Benjamin S. Carson, Sr., M.D., had a childhood dream of becoming a physician. Growing up in a single parent home with dire poverty, poor grades, a horrible temper, and low self-esteem appeared to preclude the realization of that dream until his mother, with only a third-grade education, challenged her sons to strive for excellence. Young Ben persevered and today is an emeritus professor of neurosurgery, oncology, plastic surgery, and pediatrics at the Johns Hopkins School of Medicine, and he has directed pediatric neurosurgery at the Johns Hopkins Children’s Center for over 29 years. He became the inaugural recipient of a professorship dedicated in his name in May 2008. He is now the Emeritus Benjamin S. Carson, Sr., M.D. and Dr. Evelyn Spiro, R.N. Professor of Pediatric Neurosurgery, having retired on June 30, 2013.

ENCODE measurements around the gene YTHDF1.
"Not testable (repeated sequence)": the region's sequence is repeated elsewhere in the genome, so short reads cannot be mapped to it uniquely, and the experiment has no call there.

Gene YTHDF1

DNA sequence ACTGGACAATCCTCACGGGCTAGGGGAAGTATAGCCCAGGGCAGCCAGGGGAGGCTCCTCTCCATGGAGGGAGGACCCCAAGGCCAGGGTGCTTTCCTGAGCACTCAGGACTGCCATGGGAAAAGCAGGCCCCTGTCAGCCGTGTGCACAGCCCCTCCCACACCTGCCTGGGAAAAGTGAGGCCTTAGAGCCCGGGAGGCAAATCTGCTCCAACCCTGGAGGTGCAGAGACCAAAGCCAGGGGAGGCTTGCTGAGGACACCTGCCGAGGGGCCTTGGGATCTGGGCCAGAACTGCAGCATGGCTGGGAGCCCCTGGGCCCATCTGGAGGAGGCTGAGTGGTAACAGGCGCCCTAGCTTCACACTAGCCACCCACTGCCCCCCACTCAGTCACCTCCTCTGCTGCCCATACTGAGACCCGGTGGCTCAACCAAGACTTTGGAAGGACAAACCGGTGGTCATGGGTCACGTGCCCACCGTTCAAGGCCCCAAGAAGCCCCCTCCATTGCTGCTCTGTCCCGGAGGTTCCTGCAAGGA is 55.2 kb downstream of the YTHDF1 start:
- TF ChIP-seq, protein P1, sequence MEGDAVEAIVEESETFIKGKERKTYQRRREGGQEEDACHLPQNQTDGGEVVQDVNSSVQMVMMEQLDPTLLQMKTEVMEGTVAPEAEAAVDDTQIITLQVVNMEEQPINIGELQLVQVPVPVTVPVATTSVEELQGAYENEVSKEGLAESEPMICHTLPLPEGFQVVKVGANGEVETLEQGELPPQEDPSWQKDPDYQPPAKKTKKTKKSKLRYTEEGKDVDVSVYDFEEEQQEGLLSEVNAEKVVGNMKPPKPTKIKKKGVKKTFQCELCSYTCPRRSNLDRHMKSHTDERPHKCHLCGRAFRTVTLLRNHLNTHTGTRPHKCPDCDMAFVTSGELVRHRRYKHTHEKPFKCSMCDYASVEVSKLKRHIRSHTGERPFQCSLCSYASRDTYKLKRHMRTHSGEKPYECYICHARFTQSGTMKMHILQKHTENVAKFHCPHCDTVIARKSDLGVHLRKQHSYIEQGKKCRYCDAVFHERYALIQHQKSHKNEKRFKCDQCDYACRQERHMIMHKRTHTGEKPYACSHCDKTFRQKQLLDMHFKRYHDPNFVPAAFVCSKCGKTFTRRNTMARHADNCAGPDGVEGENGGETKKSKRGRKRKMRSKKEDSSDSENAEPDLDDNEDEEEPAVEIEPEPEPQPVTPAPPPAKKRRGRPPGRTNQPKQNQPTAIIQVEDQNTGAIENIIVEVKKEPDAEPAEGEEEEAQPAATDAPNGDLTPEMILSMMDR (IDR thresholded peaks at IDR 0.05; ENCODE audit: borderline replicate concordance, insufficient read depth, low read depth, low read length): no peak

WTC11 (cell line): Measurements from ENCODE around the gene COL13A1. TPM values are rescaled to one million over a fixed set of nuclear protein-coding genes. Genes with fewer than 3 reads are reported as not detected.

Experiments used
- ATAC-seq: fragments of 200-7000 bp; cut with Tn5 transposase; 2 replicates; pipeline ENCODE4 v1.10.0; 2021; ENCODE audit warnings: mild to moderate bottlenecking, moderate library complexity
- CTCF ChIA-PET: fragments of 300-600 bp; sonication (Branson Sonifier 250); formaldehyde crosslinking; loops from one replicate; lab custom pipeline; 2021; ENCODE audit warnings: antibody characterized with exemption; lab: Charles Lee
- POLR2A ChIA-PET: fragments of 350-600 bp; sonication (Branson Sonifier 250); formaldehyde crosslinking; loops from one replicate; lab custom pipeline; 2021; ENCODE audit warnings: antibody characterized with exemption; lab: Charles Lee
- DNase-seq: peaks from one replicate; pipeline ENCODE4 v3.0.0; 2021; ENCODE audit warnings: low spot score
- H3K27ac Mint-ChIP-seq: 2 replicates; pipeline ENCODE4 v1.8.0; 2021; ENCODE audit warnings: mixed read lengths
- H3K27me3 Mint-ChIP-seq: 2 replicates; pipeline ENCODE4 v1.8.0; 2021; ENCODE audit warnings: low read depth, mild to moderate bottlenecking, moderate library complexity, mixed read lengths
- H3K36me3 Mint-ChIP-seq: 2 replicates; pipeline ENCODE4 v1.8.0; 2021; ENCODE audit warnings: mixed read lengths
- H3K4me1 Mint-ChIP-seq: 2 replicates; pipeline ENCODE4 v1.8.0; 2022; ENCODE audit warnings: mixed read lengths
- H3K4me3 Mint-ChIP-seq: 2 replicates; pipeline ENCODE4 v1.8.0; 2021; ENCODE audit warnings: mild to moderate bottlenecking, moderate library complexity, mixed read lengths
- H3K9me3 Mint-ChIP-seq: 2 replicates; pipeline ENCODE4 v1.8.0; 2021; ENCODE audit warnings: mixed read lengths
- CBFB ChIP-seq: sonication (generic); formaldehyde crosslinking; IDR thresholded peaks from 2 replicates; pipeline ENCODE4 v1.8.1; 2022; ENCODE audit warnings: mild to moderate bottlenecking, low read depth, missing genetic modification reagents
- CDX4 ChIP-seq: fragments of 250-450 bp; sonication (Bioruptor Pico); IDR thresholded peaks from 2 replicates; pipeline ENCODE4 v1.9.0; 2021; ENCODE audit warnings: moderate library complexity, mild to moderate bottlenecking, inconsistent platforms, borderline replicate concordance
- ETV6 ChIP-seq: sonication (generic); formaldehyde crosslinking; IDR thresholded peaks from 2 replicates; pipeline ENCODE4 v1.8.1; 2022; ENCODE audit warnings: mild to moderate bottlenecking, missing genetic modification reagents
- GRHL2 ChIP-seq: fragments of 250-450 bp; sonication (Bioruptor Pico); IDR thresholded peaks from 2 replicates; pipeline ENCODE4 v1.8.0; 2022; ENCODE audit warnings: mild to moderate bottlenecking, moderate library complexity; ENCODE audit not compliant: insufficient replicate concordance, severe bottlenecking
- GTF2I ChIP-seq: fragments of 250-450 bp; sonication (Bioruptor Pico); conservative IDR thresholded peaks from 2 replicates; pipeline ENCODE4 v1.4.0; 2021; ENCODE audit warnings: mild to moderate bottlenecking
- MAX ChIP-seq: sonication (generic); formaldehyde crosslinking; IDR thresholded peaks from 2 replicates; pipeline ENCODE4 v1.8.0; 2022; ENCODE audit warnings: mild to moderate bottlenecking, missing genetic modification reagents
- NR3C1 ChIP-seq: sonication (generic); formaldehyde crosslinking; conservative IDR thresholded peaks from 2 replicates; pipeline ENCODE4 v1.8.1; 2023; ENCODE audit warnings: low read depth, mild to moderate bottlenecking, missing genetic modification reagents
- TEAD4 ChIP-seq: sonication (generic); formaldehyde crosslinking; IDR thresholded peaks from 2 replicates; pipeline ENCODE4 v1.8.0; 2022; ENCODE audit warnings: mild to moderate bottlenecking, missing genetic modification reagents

Some career highlights include the first separation of craniopagus (Siamese) twins joined at the back of the head in 1987, the first completely successful separation of type-2 vertical craniopagus twins in 1997 in South Africa, and the first successful placement of an intrauterine shunt for a hydrocephalic twin. Although he has been involved in many newsworthy operations, he feels that every case is noteworthy – deserving of maximum attention. He is interested in all aspects of pediatric neurosurgery and has a special interest in trigeminal neuralgia (severe facial pain) in adults.
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